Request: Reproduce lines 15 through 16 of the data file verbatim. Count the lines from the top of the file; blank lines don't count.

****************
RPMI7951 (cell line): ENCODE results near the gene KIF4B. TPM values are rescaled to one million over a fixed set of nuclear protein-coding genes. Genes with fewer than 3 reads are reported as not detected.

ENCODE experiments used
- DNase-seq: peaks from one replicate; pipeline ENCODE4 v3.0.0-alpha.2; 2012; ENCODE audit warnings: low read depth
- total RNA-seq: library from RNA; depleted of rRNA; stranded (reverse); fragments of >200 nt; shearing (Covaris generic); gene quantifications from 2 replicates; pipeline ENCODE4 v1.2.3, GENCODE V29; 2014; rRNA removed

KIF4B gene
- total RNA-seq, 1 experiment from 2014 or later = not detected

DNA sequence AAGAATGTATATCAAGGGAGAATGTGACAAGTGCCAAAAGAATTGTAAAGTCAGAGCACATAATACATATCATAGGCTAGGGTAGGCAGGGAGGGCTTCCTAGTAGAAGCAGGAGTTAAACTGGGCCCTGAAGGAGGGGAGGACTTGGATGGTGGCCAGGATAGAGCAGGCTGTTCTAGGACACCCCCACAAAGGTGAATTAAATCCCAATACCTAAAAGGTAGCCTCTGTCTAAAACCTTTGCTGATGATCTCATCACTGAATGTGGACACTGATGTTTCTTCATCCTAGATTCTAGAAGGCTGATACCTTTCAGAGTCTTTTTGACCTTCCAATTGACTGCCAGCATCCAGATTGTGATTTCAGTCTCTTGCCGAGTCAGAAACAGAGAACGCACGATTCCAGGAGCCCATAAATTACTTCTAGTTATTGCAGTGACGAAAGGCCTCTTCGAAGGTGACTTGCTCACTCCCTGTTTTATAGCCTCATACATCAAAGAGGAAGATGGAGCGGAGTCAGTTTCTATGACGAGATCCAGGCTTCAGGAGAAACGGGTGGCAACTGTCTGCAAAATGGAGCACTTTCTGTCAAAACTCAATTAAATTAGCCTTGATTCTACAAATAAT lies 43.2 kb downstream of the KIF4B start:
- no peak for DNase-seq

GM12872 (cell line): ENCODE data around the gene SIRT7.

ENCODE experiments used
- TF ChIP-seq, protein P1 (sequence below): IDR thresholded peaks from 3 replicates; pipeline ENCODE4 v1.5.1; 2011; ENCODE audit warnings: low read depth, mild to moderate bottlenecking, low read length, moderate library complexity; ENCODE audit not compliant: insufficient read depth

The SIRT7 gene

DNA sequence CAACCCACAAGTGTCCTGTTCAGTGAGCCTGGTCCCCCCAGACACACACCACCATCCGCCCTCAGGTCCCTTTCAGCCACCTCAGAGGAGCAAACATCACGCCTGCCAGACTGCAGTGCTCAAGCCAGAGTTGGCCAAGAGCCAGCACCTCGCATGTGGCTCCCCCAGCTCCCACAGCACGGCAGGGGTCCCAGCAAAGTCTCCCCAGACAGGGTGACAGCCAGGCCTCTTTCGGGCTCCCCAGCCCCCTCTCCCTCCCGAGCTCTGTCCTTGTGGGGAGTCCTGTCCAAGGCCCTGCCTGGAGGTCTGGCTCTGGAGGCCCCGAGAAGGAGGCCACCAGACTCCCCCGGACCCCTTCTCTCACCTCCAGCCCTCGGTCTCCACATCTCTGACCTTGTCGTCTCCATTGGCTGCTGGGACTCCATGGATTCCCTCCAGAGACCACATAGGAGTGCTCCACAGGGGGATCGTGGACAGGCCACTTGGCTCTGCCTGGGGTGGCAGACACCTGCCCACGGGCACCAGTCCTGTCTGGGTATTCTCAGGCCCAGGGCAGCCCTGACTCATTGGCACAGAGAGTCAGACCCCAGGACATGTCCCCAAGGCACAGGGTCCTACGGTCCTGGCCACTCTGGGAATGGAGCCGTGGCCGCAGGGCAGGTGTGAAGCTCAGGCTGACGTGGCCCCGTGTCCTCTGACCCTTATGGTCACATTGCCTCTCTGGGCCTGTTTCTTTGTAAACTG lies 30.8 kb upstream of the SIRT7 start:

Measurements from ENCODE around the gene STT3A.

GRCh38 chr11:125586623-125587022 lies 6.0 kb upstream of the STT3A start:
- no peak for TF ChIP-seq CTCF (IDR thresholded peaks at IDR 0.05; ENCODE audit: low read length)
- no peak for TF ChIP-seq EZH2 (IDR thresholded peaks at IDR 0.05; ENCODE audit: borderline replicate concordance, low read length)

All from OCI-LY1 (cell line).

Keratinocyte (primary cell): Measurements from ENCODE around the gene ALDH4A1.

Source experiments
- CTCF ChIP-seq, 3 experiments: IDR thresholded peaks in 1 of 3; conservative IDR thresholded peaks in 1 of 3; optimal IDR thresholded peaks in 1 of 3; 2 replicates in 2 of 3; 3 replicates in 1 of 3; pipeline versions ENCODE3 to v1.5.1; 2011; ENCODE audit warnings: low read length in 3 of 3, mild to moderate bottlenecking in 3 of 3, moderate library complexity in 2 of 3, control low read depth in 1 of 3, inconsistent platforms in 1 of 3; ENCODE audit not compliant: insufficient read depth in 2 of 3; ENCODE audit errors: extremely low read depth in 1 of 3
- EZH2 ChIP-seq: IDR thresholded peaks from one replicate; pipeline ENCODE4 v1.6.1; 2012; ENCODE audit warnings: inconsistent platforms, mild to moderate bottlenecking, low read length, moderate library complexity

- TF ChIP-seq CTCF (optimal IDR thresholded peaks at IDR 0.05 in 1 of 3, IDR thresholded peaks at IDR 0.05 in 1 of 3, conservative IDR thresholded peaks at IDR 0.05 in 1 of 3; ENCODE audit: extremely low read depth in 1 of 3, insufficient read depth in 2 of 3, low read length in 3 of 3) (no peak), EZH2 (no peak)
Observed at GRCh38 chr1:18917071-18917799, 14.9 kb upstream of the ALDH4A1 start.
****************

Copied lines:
GRCh38 chr11:125586623-125587022 lies 6.0 kb upstream of the STT3A start:
- no peak for TF ChIP-seq CTCF (IDR thresholded peaks at IDR 0.05; ENCODE audit: low read length)